Discovery of ancient spear points could challenge accepted theories

(Texas A&M photo)
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SALADO (KWTX) The discovery of stone spear points at a site outside of Salado that may be the oldest weapons ever found in North America could challenge accepted theories about when the first humans arrived.

The points discovered by a team led by Texas A&M University researchers are 15,500 years old, predating the Clovis, who for decades were believed to be the first people to have entered the Americas.

“We’re trying to identify the tool kit that these people used to survive every day,” Dr. Steven Forman, professor of geosciences and researcher at Baylor University, said.

Forman was one of a group of scientists that wrote a paper that published Wednesday that suggests the stone spear points that researchers found during a 12-year excavation at the Debra L. Friedkin site outside of Salado may be the oldest weapons ever found in North America.

The Buttermilk Creek Complex site is named for the family that owns the land on which the discovery was made.

Data Forman presented show the Buttermilk Creek people and the Clovis people were two distinctive groups of humans, not related.

“They’re two different groups of people and that is supported by other evidence, as well,” Forman said.

“There is no doubt these weapons were used for hunting game in the area at that time,” Texas A&M University anthropologist Michael Waters, one of the lead researchers on the dig, said.

“The discovery is significant because almost all pre-Clovis sites have stone tools, but spear points have yet to be found,” he said.

The points and other stone tools made of chert were found under a layer of sediment, on top of which were found both Clovis and Folsom projectile points, and that sediment showed to be 15,500 years old.

Clovis dates back about 13,000 years.

That natural resource, chert (a type of flint) is one of the reasons people populated Central Texas before recorded history, Forman said.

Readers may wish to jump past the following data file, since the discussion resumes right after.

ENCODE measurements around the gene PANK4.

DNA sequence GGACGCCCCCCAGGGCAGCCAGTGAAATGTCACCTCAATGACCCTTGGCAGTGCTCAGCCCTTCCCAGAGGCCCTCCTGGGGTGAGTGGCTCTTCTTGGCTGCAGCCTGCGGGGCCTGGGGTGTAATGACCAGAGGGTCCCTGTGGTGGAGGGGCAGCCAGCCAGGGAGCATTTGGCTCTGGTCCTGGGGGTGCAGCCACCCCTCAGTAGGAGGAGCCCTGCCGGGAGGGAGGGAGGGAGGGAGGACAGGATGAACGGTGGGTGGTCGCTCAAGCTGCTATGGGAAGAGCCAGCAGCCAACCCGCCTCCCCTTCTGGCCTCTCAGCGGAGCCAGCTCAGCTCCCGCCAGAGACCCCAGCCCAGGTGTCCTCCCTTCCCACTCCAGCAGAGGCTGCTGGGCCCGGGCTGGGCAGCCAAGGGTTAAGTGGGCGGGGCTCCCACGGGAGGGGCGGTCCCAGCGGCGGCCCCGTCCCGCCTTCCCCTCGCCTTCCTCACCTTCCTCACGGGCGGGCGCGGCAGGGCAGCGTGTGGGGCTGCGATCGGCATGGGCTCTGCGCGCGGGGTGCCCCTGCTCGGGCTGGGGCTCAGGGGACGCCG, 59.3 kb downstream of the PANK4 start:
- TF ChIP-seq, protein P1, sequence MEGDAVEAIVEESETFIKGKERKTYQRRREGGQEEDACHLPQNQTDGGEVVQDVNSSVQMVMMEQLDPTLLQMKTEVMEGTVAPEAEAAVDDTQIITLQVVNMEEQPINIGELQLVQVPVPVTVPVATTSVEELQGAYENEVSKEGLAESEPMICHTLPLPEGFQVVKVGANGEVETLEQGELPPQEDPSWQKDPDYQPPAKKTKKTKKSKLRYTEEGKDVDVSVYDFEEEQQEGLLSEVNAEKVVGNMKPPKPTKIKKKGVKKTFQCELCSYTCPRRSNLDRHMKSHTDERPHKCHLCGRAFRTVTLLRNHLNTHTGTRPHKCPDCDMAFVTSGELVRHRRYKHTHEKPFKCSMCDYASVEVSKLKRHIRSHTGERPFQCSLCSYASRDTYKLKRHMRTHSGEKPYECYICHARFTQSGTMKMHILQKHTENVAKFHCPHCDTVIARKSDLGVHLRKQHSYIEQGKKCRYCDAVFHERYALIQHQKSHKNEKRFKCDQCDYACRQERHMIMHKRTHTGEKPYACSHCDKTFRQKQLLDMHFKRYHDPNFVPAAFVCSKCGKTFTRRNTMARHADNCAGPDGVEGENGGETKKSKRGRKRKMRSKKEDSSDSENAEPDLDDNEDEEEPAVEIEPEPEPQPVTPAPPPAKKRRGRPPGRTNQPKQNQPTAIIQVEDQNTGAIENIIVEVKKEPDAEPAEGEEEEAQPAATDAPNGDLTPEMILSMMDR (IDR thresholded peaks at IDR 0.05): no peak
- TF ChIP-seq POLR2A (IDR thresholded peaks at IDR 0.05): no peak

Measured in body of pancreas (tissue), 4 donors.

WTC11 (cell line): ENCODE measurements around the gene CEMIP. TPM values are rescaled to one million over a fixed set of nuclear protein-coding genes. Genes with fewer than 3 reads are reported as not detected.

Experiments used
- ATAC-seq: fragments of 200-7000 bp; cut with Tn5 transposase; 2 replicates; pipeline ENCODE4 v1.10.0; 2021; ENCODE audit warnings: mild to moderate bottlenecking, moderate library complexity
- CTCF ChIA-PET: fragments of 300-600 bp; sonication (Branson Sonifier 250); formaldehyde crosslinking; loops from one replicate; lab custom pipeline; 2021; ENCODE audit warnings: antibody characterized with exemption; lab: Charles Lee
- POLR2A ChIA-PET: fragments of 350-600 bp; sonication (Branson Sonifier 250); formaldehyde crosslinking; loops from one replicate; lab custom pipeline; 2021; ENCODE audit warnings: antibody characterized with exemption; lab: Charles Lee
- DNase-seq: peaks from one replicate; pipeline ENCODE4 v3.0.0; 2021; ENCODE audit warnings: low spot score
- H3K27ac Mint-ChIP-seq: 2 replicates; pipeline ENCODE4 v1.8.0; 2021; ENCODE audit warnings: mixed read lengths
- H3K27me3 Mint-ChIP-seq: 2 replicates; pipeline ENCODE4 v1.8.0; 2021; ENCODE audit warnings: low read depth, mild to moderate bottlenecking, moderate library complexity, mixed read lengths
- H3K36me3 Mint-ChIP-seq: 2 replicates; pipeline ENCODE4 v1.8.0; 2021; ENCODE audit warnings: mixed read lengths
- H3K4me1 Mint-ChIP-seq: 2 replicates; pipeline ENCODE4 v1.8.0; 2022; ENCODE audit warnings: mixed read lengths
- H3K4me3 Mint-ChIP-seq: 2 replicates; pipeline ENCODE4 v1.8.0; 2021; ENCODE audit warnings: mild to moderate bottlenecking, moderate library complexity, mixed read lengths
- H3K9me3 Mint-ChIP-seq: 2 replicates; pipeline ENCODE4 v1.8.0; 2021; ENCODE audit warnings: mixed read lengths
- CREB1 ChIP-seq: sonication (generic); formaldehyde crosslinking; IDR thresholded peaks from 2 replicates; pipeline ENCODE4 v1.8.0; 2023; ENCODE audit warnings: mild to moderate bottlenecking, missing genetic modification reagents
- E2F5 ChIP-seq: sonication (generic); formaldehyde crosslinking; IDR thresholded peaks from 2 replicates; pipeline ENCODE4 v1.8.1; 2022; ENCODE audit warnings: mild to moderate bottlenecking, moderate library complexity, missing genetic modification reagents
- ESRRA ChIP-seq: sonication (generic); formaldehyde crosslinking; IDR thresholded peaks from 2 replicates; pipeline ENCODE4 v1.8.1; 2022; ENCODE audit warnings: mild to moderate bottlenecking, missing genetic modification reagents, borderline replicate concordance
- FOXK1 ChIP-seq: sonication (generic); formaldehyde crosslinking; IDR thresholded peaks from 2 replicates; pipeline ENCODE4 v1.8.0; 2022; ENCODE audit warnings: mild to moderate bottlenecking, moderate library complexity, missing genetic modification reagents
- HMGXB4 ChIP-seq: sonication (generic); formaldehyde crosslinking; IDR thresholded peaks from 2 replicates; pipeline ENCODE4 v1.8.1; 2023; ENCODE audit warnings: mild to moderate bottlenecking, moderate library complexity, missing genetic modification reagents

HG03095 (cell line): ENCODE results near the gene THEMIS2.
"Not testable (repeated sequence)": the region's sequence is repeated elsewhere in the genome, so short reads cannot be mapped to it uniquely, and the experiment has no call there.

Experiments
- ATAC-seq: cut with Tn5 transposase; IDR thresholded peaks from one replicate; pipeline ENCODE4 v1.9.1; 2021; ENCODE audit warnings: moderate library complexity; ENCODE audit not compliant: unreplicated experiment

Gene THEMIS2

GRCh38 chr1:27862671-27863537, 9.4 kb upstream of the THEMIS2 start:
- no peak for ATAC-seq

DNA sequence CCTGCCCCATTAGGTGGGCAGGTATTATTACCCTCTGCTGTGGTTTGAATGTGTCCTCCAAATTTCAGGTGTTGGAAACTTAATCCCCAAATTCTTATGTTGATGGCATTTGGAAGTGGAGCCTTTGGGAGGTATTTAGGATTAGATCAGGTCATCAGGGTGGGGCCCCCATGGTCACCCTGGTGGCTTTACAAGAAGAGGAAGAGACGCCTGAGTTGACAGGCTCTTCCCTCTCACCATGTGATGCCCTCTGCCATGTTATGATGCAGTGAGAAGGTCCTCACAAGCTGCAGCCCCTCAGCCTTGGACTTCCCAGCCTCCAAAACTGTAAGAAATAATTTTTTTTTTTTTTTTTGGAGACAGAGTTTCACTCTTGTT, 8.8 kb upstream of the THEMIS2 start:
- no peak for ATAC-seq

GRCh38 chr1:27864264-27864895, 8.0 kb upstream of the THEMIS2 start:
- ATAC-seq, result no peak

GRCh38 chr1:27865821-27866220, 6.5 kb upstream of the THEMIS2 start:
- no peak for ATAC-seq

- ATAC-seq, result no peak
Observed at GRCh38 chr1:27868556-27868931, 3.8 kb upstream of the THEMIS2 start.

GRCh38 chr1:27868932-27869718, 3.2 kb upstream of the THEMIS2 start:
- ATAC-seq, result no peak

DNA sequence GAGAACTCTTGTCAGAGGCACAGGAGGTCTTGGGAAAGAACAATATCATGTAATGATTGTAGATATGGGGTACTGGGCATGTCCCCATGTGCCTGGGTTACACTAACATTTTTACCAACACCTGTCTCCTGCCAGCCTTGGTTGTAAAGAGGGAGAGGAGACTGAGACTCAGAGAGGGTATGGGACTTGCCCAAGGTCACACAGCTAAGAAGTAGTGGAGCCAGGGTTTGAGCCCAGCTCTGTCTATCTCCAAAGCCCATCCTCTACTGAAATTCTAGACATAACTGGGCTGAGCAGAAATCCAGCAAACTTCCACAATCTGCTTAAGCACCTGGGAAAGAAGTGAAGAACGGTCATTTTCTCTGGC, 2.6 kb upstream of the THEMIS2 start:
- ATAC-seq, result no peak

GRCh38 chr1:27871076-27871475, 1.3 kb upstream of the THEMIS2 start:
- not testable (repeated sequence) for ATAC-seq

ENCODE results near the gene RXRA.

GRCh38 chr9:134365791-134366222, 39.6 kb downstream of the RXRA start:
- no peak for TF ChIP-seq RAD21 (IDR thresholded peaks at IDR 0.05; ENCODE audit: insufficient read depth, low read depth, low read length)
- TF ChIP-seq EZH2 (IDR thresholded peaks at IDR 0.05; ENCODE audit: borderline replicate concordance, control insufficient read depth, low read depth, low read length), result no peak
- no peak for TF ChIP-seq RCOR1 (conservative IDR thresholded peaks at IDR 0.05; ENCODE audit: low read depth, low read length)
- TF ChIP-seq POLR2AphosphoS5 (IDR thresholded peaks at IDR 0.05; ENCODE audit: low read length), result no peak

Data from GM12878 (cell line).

“It just happened to be the situation that the climate was a bit wetter so there was plenty of water, the weather was temperate and there was lots of good quality chert to make tools,” Forman said, “all of those things came into confluence and it grew.

“There was what must have seemed like unlimited wild game for hunting, so hunters didn’t have to go on long trips because the game literally came to them,” Forman said.

“The dream has always been to find diagnostic artifacts such as projectile points that can be recognized as older than Clovis and this is what we have at the Friedkin site,” Waters said.

“The findings expand our understanding of the earliest people to explore and settle North America,” Waters said.

“The peopling of the Americas during the end of the last Ice Age was a complex process and this complexity is seen in their genetic record. Now we are starting to see this complexity mirrored in the archaeological record.”

The points would be about 2,000 years older than artifacts found just a few miles away at the renowned Gault Site in Williamson County that date to more than 13,000 years old.

A new discovery there shows that site likely was occupied far earlier than the 10,000 to 12,000 years experts initially believed, possibly as far back as 16,000 years.

In fact, Central Texas, over the 84.6-mile stretch between north of Waco and northwest of Georgetown is proving to be an ancient American hotbed of discovery.

In a story published on KWTX.com on July 18, Dr. Michael B. Collins, chairman of the Gault School of Archeological Research (GSAR), which oversees the remote archaeological dig site in Williamson County, said Gault bears evidence of continuous human occupation beginning at least 16,000 years ago, and now perhaps earlier, which makes it one of a few but growing number of archaeological sites in the Americas where scientists have discovered evidence of human occupation dating to centuries before the appearance of the Clovis culture at the end of the last ice age about 13,500 years ago.

Those two sites aren’t the only Paleo-Indian sites near Waco because as far back as 12,500 years ago a man and a little girl died and were buried under a limestone outcropping upriver from the old suspension bridge.

About 12,500 years ago early humans found a rock shelter along the Brazos River north of what is now Waco and for the next 11,500 years, at least, someone lived there according to the “signs of native American life everywhere here,” said Charlie Walter, director of the Mayborn Museum Complex, at Baylor, where some of the artifacts recovered from the Horn Shelter are on display.

Horn Shelter 1 and 2 are among the oldest continually inhabited sites ever found in North America.

“The Horn Shelter is on our radar,” Forman said. “We need revisit that data and apply what we’ve learned, just to take another look to see if there is more we can learn.”